Sakhalin Island



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Sakhalin Island
Sakhalin is one of the largest islands in Russia, interesting both geographically and historically. Its geographical location is unique; it is separated from the continent and from Japan by three straits, bathed by the cold Sea of Okhotsk and the warm Japanese Sea. The seas washing the coast of Sakhalin and the Kuril Islands are among the most productive areas of ocean in the world.

Nearly two-thirds of the Sakhalin area is mountainous. Lopatin Mountain is the highest, at 1,609 m. The Northern part of the island is a swampy plain covered with deciduous taiga, while mountains of the central and southern parts of the island are covered with forests. There are two mud volcanoes, more than 60 thousand rivers and streams, and about 16,120 lakes on the island. Sakhalin is attractive for its oil, coal and timber resources.

From the very beginning of Sakhalin colonization not only the Russians and Japanese “paid attention” to this territory. According to historical data, the first Japanese expedition visited Sakhalin in 1635. By the end of the 18th century English and French explorers showed an interest in Sakhalin and the Kurils. In 1787, ships of the La Perouse’s expedition (the frigates Bussole and Astrolabia) conducted their explorations. Jean Francois Galoup de la Perouse thus became the first European to sail into the Tatar Straits. Sailing to the North, the French seafarer plotted on the map the shape of Sakhalin and the mainland, but could not find a way between them. Near the entrance to the narrowest part of the Tatar Strait it appeared that the coastlines of Sakhalin and the mainland joined at the horizon. La Perouse did not go further. He sent out two rowboats, which were also forced to come back. French seafarers came into conclusion that Sakhalin was joined to the mainland. The French sailors explored more than 700 kilometers of Sakhalin coastline and after a short stop the ships under La Perouse's command sailed from the Japanese Sea to the Sea of Okhotsk via the strait between Sakhalin and Hokkaido. This strait today bears his name.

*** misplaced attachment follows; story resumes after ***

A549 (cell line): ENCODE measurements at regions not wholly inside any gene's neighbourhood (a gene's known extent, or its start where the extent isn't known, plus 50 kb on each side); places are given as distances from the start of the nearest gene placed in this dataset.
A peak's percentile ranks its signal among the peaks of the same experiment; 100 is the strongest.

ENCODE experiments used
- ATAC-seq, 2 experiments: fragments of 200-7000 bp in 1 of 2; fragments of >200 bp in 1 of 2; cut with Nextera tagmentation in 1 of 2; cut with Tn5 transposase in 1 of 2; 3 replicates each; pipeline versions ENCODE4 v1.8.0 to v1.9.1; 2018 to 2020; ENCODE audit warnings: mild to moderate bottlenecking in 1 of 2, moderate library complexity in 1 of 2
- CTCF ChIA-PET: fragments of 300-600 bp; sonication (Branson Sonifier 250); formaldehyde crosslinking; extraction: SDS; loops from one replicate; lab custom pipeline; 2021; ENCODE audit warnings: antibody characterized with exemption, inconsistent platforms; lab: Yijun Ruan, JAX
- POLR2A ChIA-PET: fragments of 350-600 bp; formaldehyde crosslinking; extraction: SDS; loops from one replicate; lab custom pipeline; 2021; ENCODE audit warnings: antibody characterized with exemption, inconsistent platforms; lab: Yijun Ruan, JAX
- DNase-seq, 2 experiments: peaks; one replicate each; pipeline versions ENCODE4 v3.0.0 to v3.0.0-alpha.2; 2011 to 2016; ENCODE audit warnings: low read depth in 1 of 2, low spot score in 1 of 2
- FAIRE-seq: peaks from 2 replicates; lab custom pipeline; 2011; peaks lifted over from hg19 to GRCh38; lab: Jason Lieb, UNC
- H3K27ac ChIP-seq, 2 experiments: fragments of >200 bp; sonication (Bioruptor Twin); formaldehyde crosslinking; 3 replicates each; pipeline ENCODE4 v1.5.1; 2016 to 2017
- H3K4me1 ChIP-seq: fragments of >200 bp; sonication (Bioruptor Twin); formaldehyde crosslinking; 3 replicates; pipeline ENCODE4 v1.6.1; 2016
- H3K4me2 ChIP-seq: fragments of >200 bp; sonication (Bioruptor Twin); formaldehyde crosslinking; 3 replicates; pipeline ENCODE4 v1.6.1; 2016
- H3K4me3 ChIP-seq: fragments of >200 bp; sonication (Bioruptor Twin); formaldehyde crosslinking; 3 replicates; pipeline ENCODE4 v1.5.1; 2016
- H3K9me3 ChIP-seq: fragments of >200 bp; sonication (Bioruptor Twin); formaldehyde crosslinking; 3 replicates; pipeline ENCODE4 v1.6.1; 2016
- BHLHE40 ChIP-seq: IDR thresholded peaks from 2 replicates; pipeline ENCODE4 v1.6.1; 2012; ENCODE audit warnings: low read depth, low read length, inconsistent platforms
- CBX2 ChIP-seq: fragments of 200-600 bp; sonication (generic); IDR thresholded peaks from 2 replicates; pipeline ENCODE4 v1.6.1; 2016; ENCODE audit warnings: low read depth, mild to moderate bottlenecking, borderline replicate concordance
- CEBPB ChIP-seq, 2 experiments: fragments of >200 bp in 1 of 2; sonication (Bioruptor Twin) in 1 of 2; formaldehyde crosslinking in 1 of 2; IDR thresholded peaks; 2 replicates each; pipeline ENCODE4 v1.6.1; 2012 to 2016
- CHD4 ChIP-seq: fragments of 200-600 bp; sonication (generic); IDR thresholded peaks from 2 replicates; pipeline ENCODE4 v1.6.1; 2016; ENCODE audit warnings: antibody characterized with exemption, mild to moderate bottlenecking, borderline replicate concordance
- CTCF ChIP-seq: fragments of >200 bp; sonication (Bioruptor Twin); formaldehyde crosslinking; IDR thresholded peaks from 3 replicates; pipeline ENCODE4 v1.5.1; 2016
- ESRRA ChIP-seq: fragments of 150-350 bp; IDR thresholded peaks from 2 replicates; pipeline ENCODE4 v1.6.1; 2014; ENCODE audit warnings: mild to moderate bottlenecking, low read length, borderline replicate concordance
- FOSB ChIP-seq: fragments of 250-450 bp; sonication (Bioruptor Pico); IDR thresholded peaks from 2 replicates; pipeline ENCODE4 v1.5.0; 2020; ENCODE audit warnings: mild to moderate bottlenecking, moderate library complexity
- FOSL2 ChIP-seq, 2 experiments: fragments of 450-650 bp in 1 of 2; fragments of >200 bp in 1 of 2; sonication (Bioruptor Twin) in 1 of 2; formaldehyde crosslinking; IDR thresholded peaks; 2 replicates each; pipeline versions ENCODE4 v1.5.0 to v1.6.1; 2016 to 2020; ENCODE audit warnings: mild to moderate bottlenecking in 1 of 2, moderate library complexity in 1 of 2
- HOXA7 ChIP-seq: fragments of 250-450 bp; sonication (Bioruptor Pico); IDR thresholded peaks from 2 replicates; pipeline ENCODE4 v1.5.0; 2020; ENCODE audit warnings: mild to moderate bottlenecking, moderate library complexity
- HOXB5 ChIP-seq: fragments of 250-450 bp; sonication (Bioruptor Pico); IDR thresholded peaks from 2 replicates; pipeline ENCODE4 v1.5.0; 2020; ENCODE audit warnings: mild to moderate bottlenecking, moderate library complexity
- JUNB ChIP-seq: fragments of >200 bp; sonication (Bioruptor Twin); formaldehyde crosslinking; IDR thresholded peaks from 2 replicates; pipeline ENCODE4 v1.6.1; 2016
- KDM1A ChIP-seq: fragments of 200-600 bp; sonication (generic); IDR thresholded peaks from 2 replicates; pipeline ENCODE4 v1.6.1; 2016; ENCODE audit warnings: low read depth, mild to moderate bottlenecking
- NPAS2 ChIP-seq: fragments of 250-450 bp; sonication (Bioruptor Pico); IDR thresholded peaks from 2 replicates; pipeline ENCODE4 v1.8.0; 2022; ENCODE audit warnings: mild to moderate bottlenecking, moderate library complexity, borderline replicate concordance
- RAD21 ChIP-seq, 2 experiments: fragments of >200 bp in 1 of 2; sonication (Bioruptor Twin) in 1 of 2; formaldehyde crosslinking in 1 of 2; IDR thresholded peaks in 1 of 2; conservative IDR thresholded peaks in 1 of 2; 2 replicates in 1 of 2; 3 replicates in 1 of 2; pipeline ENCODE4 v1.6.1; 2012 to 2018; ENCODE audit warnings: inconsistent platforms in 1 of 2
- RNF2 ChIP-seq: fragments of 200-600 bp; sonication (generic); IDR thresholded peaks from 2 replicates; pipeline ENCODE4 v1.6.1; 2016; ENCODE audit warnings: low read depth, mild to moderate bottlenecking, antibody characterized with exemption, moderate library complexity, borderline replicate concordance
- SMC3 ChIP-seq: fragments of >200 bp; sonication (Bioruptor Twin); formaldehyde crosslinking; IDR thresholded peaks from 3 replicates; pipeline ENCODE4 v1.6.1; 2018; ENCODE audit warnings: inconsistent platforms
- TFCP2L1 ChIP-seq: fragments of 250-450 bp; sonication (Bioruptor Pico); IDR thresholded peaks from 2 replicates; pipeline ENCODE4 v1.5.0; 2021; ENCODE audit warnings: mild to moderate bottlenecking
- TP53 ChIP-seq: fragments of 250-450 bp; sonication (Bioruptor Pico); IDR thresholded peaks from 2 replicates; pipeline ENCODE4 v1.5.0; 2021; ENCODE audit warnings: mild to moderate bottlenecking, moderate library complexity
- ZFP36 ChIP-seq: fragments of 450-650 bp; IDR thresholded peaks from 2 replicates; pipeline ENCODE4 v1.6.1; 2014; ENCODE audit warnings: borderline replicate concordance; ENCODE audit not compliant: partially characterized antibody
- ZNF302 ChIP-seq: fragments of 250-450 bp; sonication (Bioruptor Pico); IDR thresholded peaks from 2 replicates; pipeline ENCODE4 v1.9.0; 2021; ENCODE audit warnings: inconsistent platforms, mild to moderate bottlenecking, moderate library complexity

In 1796-1797, the English captain William Robert Broughton explored the coastline of Sakhalin and the Kurils. Broughton sailed eight miles further than La Perouse up to the Tatar Straits and concluded that he was in a gulf surrounded by low, sandy shores. Thus appeared the theory that Sakhalin was a peninsula.


www.sras.org

Sakhalin Island
Sakhalin is one of the largest islands in Russia, interesting both geographically and historically. Its geographical location is unique; it is separated from the continent and from Japan by three straits, bathed by the cold Sea of Okhotsk and the warm Japanese Sea. The seas washing the coast of Sakhalin and the Kuril Islands are among the most productive areas of ocean in the world.

Nearly two-thirds of the Sakhalin area is mountainous. Lopatin Mountain is the highest, at 1,609 m. The Northern part of the island is a swampy plain covered with deciduous taiga, while mountains of the central and southern parts of the island are covered with forests. There are two mud volcanoes, more than 60 thousand rivers and streams, and about 16,120 lakes on the island. Sakhalin is attractive for its oil, coal and timber resources.

From the very beginning of Sakhalin colonization not only the Russians and Japanese “paid attention” to this territory. According to historical data, the first Japanese expedition visited Sakhalin in 1635. By the end of the 18th century English and French explorers showed an interest in Sakhalin and the Kurils. In 1787, ships of the La Perouse’s expedition (the frigates Bussole and Astrolabia) conducted their explorations. Jean Francois Galoup de la Perouse thus became the first European to sail into the Tatar Straits. Sailing to the North, the French seafarer plotted on the map the shape of Sakhalin and the mainland, but could not find a way between them. Near the entrance to the narrowest part of the Tatar Strait it appeared that the coastlines of Sakhalin and the mainland joined at the horizon. La Perouse did not go further. He sent out two rowboats, which were also forced to come back. French seafarers came into conclusion that Sakhalin was joined to the mainland. The French sailors explored more than 700 kilometers of Sakhalin coastline and after a short stop the ships under La Perouse's command sailed from the Japanese Sea to the Sea of Okhotsk via the strait between Sakhalin and Hokkaido. This strait today bears his name.

In 1796-1797, the English captain William Robert Broughton explored the coastline of Sakhalin and the Kurils. Broughton sailed eight miles further than La Perouse up to the Tatar Straits and concluded that he was in a gulf surrounded by low, sandy shores. Thus appeared the theory that Sakhalin was a peninsula.


www.sras.org


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